Late last month, Mary-Arrchie Theatre Company, a reliable supplier of Off-Loop ferocity across 29 years and more than 100 productions, announced that its just-commenced 30th season will be its last. According to the theater’s longtime artistic director Richard Cotovsky, there are two reasons for this: One having to do with the lease, the other with energy. Cotovsky says the company has lost both. This summer, he learned that Mary-Arrchie’s performance space, a somewhat rickety second-floor walkup on Sheridan Road just north of Boystown, had been sold to new owners with plans to redevelop the whole corner. “The new landlord came up the stairs and gave us a paper saying he was the new landlord,” Cotovsky says. “I have yet to have a real conversation with the guy, but I’m sure we’re in the plans for adios.” New condos are likely in the cards. Chicago Magazine 2015

3809 N Broadway Avenue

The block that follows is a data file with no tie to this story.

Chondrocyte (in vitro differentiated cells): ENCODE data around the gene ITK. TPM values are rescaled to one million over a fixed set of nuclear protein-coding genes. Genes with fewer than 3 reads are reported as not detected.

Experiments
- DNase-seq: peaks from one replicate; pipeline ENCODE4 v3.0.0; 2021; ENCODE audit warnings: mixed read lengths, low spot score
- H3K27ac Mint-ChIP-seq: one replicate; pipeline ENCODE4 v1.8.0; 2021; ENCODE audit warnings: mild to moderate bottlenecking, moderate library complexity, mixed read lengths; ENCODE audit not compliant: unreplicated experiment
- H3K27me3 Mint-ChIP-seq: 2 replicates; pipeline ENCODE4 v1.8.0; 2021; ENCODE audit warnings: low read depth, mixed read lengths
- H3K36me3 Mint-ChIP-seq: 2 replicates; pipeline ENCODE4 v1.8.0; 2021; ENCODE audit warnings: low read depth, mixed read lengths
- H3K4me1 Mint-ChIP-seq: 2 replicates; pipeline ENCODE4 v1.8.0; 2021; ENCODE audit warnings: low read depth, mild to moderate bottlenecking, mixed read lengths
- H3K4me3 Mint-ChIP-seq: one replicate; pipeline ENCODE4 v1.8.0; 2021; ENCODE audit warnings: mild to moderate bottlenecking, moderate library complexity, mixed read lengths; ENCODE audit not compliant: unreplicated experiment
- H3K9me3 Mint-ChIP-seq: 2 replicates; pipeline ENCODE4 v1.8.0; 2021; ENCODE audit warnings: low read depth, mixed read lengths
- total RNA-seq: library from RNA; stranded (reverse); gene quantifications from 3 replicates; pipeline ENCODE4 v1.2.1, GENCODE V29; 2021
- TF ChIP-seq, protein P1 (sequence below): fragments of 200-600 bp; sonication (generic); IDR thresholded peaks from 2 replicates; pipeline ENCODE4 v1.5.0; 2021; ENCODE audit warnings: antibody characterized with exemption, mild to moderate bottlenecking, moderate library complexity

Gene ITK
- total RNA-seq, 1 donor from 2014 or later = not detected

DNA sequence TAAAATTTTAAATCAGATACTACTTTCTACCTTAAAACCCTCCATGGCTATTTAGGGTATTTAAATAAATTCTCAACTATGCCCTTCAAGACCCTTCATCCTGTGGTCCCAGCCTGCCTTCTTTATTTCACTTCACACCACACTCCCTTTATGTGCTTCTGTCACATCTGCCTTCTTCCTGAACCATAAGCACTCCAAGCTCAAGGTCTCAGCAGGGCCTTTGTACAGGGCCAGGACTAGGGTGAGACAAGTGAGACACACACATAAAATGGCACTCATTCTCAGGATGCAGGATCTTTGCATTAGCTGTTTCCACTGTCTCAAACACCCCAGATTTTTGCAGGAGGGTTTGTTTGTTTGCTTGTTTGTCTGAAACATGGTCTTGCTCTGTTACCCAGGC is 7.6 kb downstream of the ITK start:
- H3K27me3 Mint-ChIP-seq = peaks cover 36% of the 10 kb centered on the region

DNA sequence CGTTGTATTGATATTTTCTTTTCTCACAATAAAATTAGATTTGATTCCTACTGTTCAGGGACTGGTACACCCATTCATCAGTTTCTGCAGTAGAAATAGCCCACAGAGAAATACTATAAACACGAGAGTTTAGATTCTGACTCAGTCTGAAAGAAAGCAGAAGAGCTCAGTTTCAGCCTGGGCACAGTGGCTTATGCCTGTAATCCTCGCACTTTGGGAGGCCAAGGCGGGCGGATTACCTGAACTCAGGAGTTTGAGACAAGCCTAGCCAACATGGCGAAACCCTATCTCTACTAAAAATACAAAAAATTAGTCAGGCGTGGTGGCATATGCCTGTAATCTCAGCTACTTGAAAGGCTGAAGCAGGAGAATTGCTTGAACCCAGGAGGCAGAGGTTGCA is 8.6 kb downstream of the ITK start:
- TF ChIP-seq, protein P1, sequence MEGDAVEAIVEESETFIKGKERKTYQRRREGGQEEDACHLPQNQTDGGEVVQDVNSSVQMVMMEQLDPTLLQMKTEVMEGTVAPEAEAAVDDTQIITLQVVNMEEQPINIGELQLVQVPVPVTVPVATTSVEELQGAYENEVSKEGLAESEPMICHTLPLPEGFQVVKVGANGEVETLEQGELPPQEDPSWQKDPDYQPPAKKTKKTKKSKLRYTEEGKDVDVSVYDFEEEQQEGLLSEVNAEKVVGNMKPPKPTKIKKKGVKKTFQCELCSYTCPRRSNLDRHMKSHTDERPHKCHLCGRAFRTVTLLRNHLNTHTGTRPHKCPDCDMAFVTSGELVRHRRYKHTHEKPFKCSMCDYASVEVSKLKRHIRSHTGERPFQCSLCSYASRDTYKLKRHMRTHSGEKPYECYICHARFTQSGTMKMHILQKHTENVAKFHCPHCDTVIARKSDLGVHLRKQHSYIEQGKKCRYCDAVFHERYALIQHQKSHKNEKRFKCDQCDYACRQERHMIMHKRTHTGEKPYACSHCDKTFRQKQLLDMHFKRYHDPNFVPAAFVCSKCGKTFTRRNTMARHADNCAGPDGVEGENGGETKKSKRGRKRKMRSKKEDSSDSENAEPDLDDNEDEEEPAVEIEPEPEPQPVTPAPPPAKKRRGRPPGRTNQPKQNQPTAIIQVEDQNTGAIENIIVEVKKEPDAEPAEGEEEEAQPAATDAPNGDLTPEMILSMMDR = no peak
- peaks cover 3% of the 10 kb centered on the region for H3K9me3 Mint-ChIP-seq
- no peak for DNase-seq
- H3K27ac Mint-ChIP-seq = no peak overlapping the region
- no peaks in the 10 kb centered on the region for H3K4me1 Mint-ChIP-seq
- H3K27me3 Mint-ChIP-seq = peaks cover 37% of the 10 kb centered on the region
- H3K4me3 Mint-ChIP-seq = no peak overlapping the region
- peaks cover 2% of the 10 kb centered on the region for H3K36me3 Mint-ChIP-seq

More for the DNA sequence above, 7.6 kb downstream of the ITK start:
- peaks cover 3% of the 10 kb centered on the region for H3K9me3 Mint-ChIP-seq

It is with a mixture of sadness and deepest gratitude that we, the Staff, Company Members, and Board of Directors announce that Oracle will cease operations by the end of December 2016 after 11 years of making theatre in Chicago – 6 of which were spent pursuing our mission of Public Access Theatre™. The last year and a half has also brought significant internal changes. Chief among these was the need to find a new home after losing our longtime space of 11 years at 3809 N. Broadway due to condominium development. We took a calculated risk to move our operation to a larger space in Northcenter. Brad Jayhan-Little (Executive Director) and Ben Fuchsen (Executive Producer) have been leading the company for most of its history; the summer brought large personal life changes for both of them. The confluence of these changes made them realize that it is time for each of them to move on to other endeavors. For these reasons, the Board of Directors decided to dissolve Oracle and grant its assets to other important nonprofit institutions dedicated to making art accessible to all. - Public Access Theatre